While some construction is still going on, The Tucker is now open and ready for you to to sign a lease. This is the largest apartment project yet to come to downtown, unless something else decides to change to rentals, and should inject some pedestrian goodness all around Glenwood South. Check out a construction update on The Tucker a year ago today.
- The Tucker Construction Update | September 13, 2009
- The Lofts NOT at Glenwood South | May 30, 2010
- The Tucker Crane Arrives | May 16, 2010
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I don’t really understand the design of having these building right up against the street? If they would place then about 20 feet back and give enough room to ring them with trees it would give a better streetscape and larger trees would grow better.
It is good that the are against the street with a sidewalk lining it, which may have trees in the near future. It is a better use of the land, which is relatively more expensive, and shows true urban form.
I understand what Arthur says, and he is correct. However, pushing the structure even a few feet back would force the developers to alter the height significantly. One more floor would have driven the Cameron Park NIMBYs totally mad. These guys fought over 1 floor, imagine if the developer was to make other changes :LOL: Seriously, one additional floor would have required even stronger standards and definitely a much higher cost. Personally, I am not excited about the parking deck, but it is better than other projects, IMO.
Personally, I would prefer a 10-15 story residential building, with a parking deck incorporated in the structure, on the Eastern side and a 5-story residential next door, to the West, but it is too late for that. As is, I think 712 Tucker offers an overall pleasant urban experience. I am not as crazy about the St Mary’s Str side, but it could have been worse.
Will there ever be a building in Raleigh that you are satisfied with, Ernest?
Why are you saying this? Have we applied any good standards yet and I complained? I used to blame the developers for everything, until the NIMBYs shut down Neal Coker’s great vision. From that point on I realized that neither the city, nor the developers are doing enough. Add the usual suspects who want to demonstrate power – neighborhood leaders and opportunists – and then you may find reasons to be unsatisfied, too.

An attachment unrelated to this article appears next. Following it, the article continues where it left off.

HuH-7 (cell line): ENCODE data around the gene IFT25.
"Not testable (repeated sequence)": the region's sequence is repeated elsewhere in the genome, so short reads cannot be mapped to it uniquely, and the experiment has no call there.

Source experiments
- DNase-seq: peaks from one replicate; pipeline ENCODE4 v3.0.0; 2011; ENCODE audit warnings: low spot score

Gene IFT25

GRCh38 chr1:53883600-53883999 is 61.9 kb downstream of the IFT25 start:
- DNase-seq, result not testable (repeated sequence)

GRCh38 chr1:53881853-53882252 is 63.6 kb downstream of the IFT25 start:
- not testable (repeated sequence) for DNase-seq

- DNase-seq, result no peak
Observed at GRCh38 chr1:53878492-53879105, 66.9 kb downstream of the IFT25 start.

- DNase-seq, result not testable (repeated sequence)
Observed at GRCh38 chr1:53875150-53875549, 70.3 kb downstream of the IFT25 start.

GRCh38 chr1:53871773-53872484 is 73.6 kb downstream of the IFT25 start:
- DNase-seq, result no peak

To answer your question, there are buildings in Raleigh that not only have some architecture, but also look great at the street-level. The problem is we miss great opportunities to get better quality developments. Since we are talking about 712 Tucker, I happen to like the project’s urban form, and the main reason I am not fully satisfied is because I am not a big fan of those parking decks that are very visible and stand at similar height with the main structure. The Hue, and 222 Glenwood are good examples of what I am talking about. Have you seen the 12-story version of 222 Glenwood? To me, that was a better concept, at least in terms of hiding the parking deck a little better.
On the other side of the spectrum stands The Edison, which, if built as envisioned, will be an excellent model of how we should use our downtown space. Granted, transitional areas have to slowly get shorter, in order not to overwhelm existing low-rise neighborhoods, but the location of The Edison is not one of them, in my opinion. As for the design, One Glenwood’s leaked renderings show a truly nice architectural style that we are missing here in Raleigh. The 28-story version of The Hillsborough was also excellent.
Anyway, I am more satisfied than I sound. In the urban forums you will find far more outspoken critics than me. Sometimes we pick on the negatives to discuss, but believe me, I am more satisfied that you think. Sorry if my “complaining” gave you a different impression.
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